The Accountant of Auschwitz


In 2015, 94-year-old former German SS officer Oskar Gröning went on trial in his home country, charged with complicity in the murder of three hundred thousand Jews at Auschwitz in 1944. Nicknamed the "Accountant of Auschwitz," Gröning was hardly a mastermind of the Holocaust, merely a youthful soldier following orders, collecting and counting the loot, the weathered boots, the valuable possessions of the doomed.

After the war, Germany had little interest in prosecuting its own. It was hard for the German public to accept that so many of its citizens were responsible for the horrific crimes committed under the Third Reich. Many of the lawyers and judges writing the new legal code were themselves former Nazis. The vast majority of Nazi war criminals, from the men who poured Zyklon B into the gas chambers, to the killing squads in charge of shooting mothers and babies into pits, went unpunished after the war. Now, 70 years later, most have perished, but for a man who at age 21, collected the stolen loot of prisoners as they were carted off trains at Auschwitz.

Gröning never killed anyone. As he put it, he was a mere cog in a large killing machine. He was just following orders. But he was there. He was a witness to, and helped to run, a system of death that killed 1.1 million people.

Gröning came forward in 1985, standing up to Holocaust deniers in an attempt to set the record straight. He gave a public interview in 2005, believing himself to be exempt from prosecution. But in 2009, a push by a new generation of lawyers in Germany, coupled with a change in legal thinking, meant anyone who served at a death camp could be tried as an accessory to murder. The net suddenly got much wider, and Gröning could face prosecution. His 2005 interview made prosecutors aware of his role in the Holocaust, and in 2013 they pressed charges.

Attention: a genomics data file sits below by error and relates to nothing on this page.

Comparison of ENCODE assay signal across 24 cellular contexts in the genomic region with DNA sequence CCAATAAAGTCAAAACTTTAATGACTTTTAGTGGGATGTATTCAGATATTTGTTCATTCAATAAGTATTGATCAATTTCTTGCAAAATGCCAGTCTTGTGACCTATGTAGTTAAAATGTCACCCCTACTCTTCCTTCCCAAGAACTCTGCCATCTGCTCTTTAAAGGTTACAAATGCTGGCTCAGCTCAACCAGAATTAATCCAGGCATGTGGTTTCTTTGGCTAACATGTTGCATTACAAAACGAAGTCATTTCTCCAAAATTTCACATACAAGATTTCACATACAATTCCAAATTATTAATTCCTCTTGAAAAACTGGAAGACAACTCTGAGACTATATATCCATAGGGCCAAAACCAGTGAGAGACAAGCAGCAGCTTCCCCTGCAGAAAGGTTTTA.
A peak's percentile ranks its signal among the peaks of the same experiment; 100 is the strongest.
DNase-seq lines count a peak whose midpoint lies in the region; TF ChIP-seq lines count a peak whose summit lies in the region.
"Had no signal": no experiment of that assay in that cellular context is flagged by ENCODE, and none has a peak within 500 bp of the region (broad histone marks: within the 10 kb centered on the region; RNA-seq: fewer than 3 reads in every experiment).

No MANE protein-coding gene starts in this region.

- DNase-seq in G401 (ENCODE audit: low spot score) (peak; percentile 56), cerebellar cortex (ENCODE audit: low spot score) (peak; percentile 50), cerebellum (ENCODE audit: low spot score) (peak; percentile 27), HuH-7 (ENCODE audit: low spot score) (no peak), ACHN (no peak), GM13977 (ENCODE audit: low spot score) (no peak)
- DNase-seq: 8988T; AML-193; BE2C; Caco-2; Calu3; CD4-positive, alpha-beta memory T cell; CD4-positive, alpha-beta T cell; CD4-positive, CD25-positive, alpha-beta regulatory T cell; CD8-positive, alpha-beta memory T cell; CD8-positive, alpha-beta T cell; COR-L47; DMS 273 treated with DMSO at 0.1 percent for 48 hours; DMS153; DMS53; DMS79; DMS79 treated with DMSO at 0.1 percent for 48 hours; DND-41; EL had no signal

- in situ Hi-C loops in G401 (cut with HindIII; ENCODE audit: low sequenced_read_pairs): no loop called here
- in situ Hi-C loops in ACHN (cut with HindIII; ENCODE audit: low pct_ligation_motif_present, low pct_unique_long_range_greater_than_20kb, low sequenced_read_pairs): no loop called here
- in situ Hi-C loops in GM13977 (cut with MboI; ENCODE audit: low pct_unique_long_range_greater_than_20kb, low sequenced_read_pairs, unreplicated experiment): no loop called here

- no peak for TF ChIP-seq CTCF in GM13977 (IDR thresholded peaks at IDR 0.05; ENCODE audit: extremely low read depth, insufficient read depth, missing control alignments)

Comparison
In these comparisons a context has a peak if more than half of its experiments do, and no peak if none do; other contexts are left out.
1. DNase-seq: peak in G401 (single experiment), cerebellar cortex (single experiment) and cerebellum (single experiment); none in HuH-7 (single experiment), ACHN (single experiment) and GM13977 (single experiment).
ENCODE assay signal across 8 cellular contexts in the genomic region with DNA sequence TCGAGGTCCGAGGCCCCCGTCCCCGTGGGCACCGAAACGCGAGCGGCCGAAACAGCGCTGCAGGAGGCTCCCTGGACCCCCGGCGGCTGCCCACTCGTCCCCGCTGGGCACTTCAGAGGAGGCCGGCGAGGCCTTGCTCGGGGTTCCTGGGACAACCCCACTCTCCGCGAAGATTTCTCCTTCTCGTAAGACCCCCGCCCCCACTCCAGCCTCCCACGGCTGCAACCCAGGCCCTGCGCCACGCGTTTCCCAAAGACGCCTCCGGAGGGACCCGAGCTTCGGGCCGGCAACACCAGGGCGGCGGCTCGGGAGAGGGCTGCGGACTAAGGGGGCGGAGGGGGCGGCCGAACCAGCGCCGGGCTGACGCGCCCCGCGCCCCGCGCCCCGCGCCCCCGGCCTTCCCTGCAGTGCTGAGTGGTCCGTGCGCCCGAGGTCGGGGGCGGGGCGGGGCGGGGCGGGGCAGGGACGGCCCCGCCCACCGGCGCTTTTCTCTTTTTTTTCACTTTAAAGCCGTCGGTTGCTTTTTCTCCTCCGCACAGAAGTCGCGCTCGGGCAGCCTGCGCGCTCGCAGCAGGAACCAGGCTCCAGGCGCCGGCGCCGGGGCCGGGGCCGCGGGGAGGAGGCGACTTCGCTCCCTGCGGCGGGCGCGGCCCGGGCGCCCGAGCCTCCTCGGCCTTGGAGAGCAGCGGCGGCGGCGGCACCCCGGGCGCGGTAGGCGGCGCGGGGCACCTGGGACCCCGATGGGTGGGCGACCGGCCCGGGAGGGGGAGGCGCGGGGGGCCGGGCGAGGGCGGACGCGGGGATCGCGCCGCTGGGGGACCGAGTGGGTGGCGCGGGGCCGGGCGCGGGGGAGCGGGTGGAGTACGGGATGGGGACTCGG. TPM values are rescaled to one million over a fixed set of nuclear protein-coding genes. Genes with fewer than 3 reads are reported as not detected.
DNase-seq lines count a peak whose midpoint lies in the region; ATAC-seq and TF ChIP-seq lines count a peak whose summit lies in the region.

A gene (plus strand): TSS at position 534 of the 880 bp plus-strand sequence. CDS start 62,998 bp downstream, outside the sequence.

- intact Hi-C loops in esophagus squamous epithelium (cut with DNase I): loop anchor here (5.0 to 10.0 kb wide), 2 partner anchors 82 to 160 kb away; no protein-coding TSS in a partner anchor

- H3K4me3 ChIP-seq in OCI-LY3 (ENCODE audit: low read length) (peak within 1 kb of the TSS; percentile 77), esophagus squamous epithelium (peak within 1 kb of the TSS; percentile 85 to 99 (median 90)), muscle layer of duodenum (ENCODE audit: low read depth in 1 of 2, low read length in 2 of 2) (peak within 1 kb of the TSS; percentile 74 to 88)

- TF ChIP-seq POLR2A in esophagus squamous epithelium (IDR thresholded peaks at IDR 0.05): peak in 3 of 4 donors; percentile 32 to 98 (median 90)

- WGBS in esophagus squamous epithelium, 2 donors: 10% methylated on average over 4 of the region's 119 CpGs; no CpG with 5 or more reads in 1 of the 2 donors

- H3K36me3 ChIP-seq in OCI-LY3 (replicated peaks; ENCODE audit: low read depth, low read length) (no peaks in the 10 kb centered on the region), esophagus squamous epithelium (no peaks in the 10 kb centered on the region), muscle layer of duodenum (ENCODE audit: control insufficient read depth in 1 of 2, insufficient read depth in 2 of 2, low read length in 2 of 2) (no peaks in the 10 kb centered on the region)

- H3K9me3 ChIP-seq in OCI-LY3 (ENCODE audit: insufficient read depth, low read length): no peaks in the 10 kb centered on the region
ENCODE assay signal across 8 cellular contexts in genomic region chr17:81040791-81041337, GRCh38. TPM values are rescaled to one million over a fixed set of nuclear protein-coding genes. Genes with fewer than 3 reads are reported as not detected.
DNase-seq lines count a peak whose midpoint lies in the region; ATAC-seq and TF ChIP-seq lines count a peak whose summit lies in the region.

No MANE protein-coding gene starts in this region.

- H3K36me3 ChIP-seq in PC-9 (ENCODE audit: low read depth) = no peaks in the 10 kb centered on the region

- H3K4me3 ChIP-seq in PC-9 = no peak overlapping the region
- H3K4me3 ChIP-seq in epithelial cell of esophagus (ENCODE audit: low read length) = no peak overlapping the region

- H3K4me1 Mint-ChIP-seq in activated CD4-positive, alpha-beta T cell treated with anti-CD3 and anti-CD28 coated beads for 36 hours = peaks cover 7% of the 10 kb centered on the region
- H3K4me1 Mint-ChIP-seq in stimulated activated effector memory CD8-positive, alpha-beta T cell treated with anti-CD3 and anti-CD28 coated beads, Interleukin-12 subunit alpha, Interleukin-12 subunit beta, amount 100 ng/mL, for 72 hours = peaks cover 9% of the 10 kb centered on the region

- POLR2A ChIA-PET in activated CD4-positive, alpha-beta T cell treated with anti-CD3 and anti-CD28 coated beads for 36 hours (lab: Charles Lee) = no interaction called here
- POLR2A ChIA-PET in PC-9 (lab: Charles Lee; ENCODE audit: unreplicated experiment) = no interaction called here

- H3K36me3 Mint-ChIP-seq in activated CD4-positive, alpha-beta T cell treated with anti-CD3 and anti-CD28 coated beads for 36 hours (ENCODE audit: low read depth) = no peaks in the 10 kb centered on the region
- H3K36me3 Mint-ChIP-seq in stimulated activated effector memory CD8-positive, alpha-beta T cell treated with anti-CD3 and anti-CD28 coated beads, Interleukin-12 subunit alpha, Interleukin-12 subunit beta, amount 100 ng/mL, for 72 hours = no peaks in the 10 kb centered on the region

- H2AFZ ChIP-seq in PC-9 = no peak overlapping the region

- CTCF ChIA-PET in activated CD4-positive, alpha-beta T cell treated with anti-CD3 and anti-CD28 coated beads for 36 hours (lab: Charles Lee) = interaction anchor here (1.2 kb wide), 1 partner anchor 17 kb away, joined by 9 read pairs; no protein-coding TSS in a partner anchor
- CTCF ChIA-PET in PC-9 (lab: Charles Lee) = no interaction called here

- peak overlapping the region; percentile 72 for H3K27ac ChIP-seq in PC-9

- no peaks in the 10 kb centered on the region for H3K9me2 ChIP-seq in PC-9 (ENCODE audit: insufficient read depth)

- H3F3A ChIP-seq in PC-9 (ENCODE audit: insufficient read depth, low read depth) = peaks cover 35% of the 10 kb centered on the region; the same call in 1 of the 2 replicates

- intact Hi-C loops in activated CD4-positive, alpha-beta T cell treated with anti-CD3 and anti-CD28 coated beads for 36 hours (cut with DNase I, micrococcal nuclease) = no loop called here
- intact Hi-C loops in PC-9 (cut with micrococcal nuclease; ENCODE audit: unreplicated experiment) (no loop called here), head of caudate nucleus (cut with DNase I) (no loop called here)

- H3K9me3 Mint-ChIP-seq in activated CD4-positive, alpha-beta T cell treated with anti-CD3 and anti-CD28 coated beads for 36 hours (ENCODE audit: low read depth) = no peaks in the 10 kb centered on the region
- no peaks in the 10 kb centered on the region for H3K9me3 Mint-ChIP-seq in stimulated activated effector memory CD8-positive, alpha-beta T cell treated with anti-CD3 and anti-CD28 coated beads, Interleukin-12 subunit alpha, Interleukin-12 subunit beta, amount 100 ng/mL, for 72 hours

The Accountant of Auschwitz traces the last journey of Oskar Gröning – from a humble cottage with his name on the courtyard wall to the defendant's chair in a German courtroom – and of Auschwitz survivors from North America who lost everything that was dear to them. From the failure of German post-war trials to the rise of right-wing extremism around the world, enfolded in this taut and trenchant drama is modern Germany itself, as a new generation of men and women seek to make up for the sins of their parents and grandparents in a land where every young man once was, or could have been, Oskar Gröning.

The Accountant of Auschwitz reflects not only one frail bookkeeper’s penitence, but the world’s responsibility to hold the worst of human horrors forever to public view. Bringing war criminals to justice, with no statute of limitations, asks fundamental moral questions with few simple answers. From Nuremberg to the new alt-right, The Accountant of Auschwitz constructs a stark reminder that those who forget history are doomed to repeat it.